In the burgeoning market for services that keep your messages safe from hackers and the NSA, every new app wants to be seen as more secure than the last—even if they're really not.
In the last two weeks alone, industry players both new and established in the world of secure messaging apps have made incredible claims about the security of their services compared to their competitors'. Every one of them has been picked apart by third party experts, leading some in the encryption community to wonder if the companies in question are more interested in increasing their market share than protecting their users.
"They're playing crypto," said Nadim Kobeissi, the coder who developed the open source secure messaging app Cryptocat. "Each [company] is carrying a campaign of fear, uncertainty, and doubt against the other based on claimed concerns with crypto. But really, this is business politics. All they're doing is competing on a business level to attract more users, and they're masking this as a crypto concern."
Case in point: Telegram, a secure messaging service developed by former Russian social network VKontakte CEO Pavel Durov. A recent Wired profile claimed that Telegram uses "hardcore" encryption and quoted Durov as saying Telegram's security is what sets it apart from WhatsApp, its Facebook-backed competition.
But Frederic Jacobs, security researcher for Whisper Systems—the company developing end-to-end encryption for WhatsApp—was quick to debunk these claims.
Jacobs tweeted that Telegram does not use end-to-end encryption by default, a serious oversight that could leave users' messages open to interception unless they're aware of the issue and enable encryption.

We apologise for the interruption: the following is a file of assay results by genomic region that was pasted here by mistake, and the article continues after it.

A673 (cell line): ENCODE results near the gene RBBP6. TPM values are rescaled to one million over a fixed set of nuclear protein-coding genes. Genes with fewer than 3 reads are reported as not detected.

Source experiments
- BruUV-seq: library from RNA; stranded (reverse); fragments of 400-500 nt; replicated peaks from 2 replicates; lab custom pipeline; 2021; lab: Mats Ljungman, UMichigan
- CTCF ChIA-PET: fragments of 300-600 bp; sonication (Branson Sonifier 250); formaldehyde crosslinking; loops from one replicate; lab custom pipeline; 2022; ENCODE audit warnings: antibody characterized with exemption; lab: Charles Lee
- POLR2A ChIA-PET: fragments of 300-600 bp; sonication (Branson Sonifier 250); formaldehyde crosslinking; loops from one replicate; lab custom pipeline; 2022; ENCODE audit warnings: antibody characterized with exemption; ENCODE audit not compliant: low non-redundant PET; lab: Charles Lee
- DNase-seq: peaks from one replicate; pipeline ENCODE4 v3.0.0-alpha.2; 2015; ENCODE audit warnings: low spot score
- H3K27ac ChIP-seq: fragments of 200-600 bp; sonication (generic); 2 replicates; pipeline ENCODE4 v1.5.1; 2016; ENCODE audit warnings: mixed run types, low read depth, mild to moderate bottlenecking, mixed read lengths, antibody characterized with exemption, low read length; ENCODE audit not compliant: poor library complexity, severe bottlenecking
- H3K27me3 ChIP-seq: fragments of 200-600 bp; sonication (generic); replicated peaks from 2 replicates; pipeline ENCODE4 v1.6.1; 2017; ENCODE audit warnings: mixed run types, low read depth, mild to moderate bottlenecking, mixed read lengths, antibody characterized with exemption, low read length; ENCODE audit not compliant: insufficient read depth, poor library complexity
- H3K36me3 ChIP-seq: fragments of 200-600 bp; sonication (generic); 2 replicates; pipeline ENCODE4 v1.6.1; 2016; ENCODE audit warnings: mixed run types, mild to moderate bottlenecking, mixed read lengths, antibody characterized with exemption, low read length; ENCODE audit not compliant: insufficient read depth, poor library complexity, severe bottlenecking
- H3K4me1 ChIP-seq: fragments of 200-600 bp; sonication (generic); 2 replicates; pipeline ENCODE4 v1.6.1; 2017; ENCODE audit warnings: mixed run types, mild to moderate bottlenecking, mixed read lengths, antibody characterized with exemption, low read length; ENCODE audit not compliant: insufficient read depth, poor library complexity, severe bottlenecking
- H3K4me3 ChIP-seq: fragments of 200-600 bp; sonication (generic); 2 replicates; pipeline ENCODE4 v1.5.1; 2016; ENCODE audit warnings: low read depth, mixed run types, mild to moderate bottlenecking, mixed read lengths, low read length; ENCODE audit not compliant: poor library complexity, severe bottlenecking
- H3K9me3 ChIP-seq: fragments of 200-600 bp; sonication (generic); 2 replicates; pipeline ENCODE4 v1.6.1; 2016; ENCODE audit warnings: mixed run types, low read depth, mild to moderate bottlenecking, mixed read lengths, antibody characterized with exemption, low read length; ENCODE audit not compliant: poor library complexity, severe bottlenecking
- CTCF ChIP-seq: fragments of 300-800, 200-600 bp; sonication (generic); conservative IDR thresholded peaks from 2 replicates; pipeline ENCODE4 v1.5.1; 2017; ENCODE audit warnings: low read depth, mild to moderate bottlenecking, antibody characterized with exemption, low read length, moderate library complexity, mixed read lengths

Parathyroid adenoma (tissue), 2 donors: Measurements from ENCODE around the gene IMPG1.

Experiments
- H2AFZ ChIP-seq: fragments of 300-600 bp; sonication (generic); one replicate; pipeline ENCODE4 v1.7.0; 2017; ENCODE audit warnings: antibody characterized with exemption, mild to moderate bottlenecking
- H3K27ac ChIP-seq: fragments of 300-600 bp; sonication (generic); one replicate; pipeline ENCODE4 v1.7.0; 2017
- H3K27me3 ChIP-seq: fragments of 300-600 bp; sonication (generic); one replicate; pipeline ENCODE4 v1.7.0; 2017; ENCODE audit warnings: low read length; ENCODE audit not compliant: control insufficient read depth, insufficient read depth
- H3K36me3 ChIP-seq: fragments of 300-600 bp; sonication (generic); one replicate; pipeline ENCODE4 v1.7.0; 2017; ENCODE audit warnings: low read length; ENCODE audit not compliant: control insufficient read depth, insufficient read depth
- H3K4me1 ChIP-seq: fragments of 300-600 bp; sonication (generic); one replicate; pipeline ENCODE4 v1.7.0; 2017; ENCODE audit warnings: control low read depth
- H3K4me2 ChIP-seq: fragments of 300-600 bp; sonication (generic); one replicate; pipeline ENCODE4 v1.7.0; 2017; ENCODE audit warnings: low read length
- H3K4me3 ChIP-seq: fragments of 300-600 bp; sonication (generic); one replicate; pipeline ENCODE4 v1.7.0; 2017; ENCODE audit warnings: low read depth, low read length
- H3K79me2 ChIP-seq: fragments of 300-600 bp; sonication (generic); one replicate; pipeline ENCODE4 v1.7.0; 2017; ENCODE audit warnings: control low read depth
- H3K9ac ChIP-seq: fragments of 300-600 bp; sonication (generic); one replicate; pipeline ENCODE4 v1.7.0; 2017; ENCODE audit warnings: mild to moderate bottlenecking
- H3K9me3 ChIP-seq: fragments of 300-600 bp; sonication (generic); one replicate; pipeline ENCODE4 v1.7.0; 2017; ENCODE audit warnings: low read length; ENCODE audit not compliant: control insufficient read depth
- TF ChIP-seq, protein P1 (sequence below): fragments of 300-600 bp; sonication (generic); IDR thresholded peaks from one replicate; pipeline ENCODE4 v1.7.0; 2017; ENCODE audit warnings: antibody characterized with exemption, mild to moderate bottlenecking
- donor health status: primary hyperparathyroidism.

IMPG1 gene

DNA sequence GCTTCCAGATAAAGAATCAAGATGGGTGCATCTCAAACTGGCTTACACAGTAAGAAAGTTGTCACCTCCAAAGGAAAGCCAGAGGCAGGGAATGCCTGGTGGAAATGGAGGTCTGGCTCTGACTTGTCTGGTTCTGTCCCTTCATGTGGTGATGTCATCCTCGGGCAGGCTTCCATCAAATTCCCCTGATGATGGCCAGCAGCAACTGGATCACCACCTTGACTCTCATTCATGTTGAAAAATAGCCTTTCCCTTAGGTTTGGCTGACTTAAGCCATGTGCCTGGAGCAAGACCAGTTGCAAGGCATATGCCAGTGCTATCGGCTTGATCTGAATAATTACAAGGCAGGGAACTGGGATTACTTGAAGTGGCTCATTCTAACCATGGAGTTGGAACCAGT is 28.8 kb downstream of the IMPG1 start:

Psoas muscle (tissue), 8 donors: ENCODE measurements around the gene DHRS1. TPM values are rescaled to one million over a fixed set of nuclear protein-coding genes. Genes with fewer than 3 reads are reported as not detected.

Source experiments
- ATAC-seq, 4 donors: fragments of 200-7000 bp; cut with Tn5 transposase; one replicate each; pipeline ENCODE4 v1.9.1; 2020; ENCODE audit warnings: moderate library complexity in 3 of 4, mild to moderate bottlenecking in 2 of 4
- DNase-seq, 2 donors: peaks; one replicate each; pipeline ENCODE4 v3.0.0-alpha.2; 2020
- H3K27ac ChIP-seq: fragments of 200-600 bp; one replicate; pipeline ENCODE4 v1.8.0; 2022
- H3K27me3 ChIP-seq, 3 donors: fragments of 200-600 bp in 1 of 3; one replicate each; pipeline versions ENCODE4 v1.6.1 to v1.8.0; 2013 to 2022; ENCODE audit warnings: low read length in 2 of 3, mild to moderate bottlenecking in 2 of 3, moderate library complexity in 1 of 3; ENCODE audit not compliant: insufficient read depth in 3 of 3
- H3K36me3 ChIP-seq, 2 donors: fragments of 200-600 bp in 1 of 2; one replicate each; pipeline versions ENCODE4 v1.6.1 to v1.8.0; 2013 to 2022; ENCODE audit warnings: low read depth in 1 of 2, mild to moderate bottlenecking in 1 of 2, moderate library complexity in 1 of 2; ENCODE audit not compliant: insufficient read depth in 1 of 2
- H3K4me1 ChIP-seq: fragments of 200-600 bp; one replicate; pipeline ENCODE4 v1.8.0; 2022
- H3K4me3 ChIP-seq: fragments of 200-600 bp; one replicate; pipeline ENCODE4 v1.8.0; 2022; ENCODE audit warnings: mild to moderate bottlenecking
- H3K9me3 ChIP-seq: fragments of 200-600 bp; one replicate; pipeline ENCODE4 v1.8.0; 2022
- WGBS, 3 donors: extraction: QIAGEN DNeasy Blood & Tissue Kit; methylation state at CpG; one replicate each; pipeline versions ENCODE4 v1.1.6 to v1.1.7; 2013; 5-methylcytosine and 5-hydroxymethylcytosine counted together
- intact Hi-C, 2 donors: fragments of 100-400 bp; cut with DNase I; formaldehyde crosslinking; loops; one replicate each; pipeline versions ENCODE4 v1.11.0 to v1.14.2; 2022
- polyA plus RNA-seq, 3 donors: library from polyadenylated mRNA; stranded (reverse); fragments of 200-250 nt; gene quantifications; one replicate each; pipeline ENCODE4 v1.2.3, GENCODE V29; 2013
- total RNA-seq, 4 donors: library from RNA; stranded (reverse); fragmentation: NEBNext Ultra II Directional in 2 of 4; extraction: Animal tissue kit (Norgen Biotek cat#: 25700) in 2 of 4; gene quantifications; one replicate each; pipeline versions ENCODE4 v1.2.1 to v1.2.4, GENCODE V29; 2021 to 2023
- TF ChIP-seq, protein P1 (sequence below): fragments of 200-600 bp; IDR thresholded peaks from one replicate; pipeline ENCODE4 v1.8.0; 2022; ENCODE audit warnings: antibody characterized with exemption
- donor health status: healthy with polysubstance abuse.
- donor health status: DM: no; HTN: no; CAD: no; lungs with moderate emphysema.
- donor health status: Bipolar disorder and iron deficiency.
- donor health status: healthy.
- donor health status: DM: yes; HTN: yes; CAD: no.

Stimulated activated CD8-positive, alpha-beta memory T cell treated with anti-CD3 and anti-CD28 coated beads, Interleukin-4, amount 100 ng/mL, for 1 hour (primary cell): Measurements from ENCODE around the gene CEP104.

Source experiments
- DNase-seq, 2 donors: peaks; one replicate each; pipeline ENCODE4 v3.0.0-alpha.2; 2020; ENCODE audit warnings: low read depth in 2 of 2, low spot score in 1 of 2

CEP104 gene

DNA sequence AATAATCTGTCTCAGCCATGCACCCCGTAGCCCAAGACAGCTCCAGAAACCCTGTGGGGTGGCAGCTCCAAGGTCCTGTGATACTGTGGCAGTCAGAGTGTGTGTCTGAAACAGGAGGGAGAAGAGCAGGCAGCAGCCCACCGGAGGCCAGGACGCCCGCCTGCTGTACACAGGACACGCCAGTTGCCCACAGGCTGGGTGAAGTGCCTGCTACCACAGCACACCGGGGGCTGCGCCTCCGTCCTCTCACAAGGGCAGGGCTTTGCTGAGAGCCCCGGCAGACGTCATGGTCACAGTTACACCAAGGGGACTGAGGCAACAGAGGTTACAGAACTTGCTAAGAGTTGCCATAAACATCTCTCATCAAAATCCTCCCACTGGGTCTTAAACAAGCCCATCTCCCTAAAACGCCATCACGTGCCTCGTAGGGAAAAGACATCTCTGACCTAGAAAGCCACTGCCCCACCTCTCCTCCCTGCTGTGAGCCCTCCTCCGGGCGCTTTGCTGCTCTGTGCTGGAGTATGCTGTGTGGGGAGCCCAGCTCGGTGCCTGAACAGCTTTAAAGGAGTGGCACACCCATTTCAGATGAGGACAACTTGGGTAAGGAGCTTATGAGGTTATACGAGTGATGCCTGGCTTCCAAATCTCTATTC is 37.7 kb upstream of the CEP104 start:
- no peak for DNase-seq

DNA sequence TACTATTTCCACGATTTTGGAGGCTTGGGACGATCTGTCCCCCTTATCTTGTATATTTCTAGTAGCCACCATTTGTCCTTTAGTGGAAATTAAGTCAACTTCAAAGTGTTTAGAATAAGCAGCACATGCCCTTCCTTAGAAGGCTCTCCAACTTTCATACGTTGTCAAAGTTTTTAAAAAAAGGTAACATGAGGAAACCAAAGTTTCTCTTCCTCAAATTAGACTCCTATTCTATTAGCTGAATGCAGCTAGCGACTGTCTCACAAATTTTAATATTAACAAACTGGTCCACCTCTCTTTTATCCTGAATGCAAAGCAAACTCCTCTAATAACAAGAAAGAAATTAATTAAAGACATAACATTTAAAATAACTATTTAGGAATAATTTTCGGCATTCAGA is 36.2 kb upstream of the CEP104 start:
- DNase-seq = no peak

"All they're doing is competing on a business level to attract more users"
Other experts, including Matthew Green, a cryptography professor at Johns Hopkins University, agree that Telegram is not as secure as it makes itself out to be.
Telegram has potentially huge flaws. But here's the thing: WhatsApp has its own encryption issues. While it does protect users from passive surveillance using end-to-end encryption thanks to Whisper Systems, it has holes that leave users open to more direct attacks.
For example, users on WhatsApp can't verify that their conversation partner is really who they say they are, Kobeissi noted in a blog post. "Without [this feature], there is no real guarantee of security against any WhatsApp employee told to intercept the traffic of certain users," he wrote.
Moreover, it's WhatsApp's servers, not the users themselves, that determine whether encryption is used in a given instance or not—there is the possibility that it could be turned off at any time without the user's knowledge.
So, WhatsApp has a few issues, and Telegram likely overstated its encryption abilities; there are others, too. Zendo, yet another new app, claims to be a "cryptographic unicorn" with unbreakable security because it uses a technique that generates a completely random cryptographic key to decode a message.